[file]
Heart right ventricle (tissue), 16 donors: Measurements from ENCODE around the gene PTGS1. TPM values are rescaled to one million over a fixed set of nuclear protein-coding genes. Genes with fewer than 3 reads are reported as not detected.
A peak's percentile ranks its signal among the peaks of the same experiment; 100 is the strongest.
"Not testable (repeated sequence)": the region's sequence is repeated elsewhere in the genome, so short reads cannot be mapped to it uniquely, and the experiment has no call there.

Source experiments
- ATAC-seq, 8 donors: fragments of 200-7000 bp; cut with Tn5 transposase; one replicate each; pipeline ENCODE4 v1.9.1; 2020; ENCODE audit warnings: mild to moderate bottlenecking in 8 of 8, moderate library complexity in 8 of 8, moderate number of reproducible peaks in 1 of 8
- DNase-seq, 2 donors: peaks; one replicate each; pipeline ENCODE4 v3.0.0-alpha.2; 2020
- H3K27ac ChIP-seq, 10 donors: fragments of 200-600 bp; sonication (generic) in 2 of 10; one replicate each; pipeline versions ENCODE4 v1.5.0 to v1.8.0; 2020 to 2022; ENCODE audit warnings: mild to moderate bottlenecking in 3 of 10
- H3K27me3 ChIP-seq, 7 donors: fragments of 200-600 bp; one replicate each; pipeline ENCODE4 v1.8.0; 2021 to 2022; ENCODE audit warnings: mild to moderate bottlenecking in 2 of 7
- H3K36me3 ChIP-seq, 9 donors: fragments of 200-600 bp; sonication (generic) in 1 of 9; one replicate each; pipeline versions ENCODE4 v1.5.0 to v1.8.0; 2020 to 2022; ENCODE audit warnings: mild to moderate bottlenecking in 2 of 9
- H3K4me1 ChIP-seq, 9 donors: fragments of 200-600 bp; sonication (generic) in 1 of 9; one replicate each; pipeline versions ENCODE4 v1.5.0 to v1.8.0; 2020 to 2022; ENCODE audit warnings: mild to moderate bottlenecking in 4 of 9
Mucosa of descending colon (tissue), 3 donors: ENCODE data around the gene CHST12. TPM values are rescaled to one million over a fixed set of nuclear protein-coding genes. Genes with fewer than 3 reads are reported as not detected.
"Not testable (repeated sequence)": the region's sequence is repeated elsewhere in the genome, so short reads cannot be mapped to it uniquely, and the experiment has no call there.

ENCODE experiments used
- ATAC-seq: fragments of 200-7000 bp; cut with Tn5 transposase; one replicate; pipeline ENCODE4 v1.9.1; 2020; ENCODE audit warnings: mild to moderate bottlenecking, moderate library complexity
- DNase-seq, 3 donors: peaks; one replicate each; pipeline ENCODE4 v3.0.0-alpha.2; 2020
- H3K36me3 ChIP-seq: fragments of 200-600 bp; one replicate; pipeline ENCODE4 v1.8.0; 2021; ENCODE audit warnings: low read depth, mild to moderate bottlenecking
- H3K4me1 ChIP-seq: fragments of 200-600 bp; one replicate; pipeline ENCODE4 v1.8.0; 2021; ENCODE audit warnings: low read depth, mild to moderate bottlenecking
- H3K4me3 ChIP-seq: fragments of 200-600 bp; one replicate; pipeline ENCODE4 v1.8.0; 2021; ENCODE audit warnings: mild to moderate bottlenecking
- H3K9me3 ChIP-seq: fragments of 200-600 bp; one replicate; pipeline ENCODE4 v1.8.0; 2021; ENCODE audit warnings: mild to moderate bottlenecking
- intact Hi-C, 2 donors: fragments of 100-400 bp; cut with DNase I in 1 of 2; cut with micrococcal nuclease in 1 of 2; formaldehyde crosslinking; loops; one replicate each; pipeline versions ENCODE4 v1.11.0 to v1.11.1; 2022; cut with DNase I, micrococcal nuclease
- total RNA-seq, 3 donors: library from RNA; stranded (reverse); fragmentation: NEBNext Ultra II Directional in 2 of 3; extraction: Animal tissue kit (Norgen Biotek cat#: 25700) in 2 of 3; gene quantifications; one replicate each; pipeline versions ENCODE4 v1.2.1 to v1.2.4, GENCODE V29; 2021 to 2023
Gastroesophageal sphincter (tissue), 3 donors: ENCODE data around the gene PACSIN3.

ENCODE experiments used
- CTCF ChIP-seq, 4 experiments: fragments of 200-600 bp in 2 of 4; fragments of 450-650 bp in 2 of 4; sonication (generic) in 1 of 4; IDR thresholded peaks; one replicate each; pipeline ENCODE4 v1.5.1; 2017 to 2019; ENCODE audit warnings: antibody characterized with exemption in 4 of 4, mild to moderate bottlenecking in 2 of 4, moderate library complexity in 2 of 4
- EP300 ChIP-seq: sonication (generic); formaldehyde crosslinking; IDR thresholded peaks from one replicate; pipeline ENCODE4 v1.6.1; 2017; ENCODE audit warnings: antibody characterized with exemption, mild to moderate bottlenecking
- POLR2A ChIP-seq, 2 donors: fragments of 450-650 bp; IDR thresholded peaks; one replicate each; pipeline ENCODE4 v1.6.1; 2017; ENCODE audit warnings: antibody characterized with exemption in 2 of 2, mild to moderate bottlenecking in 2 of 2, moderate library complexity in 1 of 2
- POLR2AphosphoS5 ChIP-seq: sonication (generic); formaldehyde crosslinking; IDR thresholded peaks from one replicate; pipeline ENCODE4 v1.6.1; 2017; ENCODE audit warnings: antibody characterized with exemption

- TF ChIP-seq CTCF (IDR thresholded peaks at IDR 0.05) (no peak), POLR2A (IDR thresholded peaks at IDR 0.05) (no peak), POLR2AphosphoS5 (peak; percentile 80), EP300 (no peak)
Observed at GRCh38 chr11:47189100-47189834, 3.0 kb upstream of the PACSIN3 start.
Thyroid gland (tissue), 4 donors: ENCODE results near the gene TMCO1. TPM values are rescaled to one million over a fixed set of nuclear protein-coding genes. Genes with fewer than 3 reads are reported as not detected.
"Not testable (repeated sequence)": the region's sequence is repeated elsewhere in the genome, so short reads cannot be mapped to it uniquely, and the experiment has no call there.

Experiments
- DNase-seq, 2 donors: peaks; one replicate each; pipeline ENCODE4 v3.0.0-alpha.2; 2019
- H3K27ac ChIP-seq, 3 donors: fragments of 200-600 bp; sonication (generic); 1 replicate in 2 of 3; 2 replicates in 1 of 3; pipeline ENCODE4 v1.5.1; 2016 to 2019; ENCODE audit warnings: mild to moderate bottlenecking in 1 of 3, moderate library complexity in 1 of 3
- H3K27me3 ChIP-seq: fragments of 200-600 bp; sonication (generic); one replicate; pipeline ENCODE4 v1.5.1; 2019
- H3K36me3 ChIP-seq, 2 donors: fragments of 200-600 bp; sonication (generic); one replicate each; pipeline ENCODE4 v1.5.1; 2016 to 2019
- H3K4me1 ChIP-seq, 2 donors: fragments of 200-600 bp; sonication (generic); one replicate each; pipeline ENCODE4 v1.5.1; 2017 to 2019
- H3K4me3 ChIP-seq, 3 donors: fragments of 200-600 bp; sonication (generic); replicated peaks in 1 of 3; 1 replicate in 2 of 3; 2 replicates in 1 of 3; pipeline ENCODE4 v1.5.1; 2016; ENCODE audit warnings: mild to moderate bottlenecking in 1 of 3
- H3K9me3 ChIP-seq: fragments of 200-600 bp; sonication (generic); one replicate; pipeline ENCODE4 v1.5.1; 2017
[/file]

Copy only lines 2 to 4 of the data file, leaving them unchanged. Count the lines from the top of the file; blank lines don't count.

A peak's percentile ranks its signal among the peaks of the same experiment; 100 is the strongest.
"Not testable (repeated sequence)": the region's sequence is repeated elsewhere in the genome, so short reads cannot be mapped to it uniquely, and the experiment has no call there.

Source experiments